Is childhood obesity child abuse?

In my opinion there’s a direct link between eco-friendly eating and a healthy fit body. If you truly eat green and healthy plus live green (i.e. get outside into nature and get moving) I think you and your whole family will be healthier.

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At my house:

Today I was talking to my boyfriend Dave about his kids; well, more about his kids’ mom who makes extremely poor nutrition choices for the kids in my opinion. It’s been hard to convince the kids to eat healthy when they’re not being encouraged to make smart choices at their other house. I think all parents need to be on board.

The issues we have here, which I’ll go into more later, along with all the other chubby kids I see (like my son’s peers), kids at the store, etc combined with the fact that childhood obesity leads to all sorts of issues can be so hyper frustrating at times that I lose it.

Today while Dave and I were discussing these issues, I said, “Not teaching your kids to eat healthy, giving them nothing but crap to eat and putting their long-term health at risk is like child abuse!

But is it? Is it really, technically child abuse? Dave disagreed with me and so I’ve been thinking about it.

Poor nutrition, overweight kids and child abuse – is there a connection:

Legally, kids have been taken away from their kids due to obesity. It’s happened in the UK and even here in the United States, so someone else is thinking that child abuse may mean feeding kids poorly. One article at USA Today notes:

Ron Jones, a corporate wellness expert, uses the phrase “child obesity is child abuse” in his promotional materials and says the nation has turned its head the other way when it comes to accepting that concept. “If you gave your child a drug, you’d be held in the court. But if you kill them with food, that seems to be acceptable,” he says.

A quick look around the web will show you that many well respected health experts feel that yes, making a child obese is indeed child abuse.

Do negative food and exercise issues really abuse kids?

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We choose this meal – the meal doesn’t choose us.

Poor food choices on the part of parents and a lack of exercise because parents don’t encourage kids to be active can actually help to kill a child. Whether that’s certified child abuse is another issue, but here are some facts about the health risks…

  • The Surgeon General and the Centers for Disease Control and Prevention are now using the terms “epidemic” and “crisis” to describe how fat kids in this country are – these are words that aren’t tossed around by big groups unless there’s a very real reason to do so.
  • Pseudotumor cerebri (or in easy terms, head tumors) are on the rise among children and researchers say rising rates of obesity may be to blame.
  • Children who eat three or more burgers a week may be at a higher risk of asthma, but a healthy diet rich in fruit and fish seems to stave off the risk.
  • According to the WHO, being overweight can cause debilitating health problems such as respiratory difficulties, chronic musculoskeletal problems, skin problems and infertility. The more life-threatening problems fall into four main areas: CVD problems; conditions associated with insulin resistance such as type 2 diabetes; certain types of cancers, especially the hormonally related and large-bowel cancers; and gallbladder disease. Raised BMI also increases the risks of cancer of the breast, colon, prostate, endometroium, kidney and gallbladder. Being overweight and obesity also contribute significantly to osteoarthritis, a major cause of disability in adults.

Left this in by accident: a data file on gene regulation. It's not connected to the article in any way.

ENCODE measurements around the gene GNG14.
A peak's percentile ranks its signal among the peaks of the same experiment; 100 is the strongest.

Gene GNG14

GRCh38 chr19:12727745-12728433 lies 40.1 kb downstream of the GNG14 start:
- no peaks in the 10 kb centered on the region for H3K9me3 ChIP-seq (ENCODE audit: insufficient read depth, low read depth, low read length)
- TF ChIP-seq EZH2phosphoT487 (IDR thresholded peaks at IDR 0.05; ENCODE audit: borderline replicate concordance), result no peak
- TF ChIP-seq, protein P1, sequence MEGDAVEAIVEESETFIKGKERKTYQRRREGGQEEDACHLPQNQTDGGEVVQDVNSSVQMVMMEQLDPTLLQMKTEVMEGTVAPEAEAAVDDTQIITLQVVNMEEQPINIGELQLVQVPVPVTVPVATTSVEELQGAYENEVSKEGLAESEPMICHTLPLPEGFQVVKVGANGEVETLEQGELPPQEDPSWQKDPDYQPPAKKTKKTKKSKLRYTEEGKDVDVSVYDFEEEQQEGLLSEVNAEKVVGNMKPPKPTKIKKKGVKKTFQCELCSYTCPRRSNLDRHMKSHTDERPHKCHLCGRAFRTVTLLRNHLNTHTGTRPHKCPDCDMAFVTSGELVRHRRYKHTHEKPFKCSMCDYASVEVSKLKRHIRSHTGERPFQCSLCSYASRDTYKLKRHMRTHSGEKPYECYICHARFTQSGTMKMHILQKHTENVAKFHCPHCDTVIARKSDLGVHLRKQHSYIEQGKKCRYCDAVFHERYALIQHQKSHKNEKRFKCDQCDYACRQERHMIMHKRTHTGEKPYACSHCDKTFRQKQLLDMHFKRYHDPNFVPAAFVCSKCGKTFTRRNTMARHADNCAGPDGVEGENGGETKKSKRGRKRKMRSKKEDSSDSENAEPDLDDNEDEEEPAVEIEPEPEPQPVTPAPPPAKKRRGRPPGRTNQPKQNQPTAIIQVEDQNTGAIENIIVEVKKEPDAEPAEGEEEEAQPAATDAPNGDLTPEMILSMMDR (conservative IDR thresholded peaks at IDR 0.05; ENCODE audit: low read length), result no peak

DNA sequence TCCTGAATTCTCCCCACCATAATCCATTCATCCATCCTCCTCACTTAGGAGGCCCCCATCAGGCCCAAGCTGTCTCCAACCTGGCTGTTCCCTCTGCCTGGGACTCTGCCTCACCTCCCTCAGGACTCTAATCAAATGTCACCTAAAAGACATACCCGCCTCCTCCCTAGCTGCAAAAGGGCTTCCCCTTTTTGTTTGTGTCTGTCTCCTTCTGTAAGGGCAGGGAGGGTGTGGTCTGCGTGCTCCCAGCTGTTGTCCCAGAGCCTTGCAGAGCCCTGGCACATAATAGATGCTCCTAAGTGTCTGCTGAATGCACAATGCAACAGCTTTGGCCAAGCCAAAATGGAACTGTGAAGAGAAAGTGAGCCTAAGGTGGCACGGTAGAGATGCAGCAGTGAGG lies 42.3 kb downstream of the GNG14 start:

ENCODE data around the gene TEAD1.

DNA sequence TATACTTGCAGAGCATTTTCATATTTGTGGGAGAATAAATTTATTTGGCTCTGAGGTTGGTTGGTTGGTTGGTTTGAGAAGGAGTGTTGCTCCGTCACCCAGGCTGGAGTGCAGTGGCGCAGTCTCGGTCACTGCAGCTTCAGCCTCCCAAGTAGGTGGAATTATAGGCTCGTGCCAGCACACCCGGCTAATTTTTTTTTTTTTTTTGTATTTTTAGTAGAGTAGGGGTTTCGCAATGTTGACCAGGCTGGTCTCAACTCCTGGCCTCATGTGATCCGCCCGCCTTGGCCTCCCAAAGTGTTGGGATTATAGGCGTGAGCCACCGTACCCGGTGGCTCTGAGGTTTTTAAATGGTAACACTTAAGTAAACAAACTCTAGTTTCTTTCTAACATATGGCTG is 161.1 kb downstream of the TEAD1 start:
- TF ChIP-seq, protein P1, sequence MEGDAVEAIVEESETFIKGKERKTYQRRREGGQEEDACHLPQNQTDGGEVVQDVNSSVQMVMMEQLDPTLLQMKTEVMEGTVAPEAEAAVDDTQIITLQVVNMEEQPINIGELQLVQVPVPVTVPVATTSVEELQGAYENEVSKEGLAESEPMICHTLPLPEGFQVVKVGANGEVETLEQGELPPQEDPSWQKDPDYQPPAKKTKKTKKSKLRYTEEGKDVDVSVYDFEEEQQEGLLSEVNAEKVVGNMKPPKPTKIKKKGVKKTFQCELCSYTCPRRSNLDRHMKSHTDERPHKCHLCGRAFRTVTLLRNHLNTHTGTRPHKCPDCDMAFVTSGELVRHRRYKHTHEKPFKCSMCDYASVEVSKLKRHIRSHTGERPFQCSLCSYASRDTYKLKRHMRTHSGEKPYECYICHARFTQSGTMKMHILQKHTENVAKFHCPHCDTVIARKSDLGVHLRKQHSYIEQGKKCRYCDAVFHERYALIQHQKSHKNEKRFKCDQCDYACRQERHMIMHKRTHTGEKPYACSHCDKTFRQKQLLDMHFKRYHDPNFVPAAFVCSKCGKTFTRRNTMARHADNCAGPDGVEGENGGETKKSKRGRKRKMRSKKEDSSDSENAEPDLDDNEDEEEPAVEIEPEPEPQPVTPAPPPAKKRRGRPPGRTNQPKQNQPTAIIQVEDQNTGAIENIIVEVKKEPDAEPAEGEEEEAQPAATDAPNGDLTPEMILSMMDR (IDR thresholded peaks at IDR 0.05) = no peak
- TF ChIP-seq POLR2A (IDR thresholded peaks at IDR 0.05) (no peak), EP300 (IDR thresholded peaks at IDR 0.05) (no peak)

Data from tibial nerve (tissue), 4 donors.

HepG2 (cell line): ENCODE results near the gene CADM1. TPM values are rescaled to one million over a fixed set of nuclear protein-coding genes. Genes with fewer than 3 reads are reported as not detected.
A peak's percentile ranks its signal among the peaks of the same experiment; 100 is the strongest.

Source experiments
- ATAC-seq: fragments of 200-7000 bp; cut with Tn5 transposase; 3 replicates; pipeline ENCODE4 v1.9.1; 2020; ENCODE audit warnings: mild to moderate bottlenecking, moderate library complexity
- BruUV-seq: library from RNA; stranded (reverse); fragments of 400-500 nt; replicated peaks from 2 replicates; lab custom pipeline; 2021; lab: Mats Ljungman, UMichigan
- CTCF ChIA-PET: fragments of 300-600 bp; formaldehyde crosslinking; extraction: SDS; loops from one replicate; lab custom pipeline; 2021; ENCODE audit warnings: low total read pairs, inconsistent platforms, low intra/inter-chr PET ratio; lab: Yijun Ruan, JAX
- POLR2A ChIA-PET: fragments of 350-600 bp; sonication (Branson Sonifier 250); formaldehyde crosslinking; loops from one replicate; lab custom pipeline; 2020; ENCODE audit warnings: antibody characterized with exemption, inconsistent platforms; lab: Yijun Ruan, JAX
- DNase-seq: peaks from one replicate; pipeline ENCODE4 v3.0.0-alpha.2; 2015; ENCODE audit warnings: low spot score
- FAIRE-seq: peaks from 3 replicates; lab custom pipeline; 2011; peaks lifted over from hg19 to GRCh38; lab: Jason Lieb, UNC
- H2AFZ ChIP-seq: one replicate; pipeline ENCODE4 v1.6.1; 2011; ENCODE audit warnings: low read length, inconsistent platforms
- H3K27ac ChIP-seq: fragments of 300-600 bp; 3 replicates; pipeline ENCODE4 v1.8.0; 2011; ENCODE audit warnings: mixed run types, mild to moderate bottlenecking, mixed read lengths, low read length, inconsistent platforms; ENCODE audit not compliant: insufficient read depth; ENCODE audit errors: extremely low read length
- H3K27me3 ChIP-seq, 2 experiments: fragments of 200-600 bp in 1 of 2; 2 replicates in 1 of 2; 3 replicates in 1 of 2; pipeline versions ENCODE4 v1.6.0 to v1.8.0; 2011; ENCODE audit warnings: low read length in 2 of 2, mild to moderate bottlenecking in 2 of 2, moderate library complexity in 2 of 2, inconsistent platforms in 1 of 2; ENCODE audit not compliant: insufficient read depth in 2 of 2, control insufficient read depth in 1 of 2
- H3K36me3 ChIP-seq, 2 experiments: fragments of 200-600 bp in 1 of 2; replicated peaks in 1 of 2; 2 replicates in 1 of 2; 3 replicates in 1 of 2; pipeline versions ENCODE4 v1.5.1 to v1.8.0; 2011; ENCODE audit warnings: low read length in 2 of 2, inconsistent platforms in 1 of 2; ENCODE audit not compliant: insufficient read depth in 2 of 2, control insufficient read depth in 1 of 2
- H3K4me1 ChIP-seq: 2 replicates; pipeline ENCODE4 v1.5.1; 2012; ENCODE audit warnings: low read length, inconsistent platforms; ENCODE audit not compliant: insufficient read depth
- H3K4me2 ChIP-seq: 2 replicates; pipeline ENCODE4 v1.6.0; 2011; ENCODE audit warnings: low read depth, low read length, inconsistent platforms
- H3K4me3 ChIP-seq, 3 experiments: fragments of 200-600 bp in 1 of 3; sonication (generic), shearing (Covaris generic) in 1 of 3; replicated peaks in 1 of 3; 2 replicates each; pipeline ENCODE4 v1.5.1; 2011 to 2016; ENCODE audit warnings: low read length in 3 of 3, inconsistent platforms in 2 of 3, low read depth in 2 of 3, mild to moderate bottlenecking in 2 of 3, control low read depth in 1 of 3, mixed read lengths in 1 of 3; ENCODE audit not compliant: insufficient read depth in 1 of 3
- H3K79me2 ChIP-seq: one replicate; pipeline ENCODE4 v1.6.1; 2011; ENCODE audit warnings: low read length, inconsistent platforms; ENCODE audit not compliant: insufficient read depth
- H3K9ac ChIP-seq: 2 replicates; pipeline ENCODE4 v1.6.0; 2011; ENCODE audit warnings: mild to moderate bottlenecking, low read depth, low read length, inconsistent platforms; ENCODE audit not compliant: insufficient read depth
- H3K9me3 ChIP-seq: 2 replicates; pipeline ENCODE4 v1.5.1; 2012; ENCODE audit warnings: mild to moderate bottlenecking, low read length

• Type 2 has been confined to older adults for most of the 20th century, but now affects obese children even before puberty.
  • The cumulative effect of obesity is that our kids belong to the first generation ever with a predicted shorter life span than their parents. “A 2005 analysis by a team of scientists forecast a two- to five-year drop in life expectancy unless aggressive action manages to reverse obesity rates. Since then, children have only gotten fatter.

So yes, in all truthfulness, poor diet choices and a lack of exercise can seriously hurt you and in many instances kill you. As parents we choose how our kids eat when they’re young, and our choices directly influence how our kids will make food and exercise choices later on. Since, it’s our fault when kids eat bad and don’t get exercise maybe it could be considered child abuse.

The slippery slope of calling parent choices child abuse

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Your kids in 15 years? Or not…

After thinking it over I’m going to withdraw my earlier statement about poor food choices and child abuse. I don’t think I want to go down the child abuse road.

  • Waste of time & cash. For one thing, prosecuting cases like this would be a waste of time and money. Child abuse means a child’s health is in imminent danger – and most dangers of food don’t affect health for a while. Lawyers on the parent’s side would have a field day. Obesity, although of course dangerous doesn’t really put a kid in 100%  immediate danger.
  • It’s a slippery slope for sure. If we allow others to make choices concerning weight for us, where will it end. Will home birth be  outlawed? Will co-sleeping be banned? Will you get arrested if you don’t recycle? Will kids with a specific IQ be taken away because parents didn’t “Make them smarter?” I know some people who hate that my son attends a Free School and know homeschooler who have been accused of child abuse simply because they homeschool. Where’s the line and who is smart enough to make the call of what’s too fat vs. not? It’s a door we may not want opened.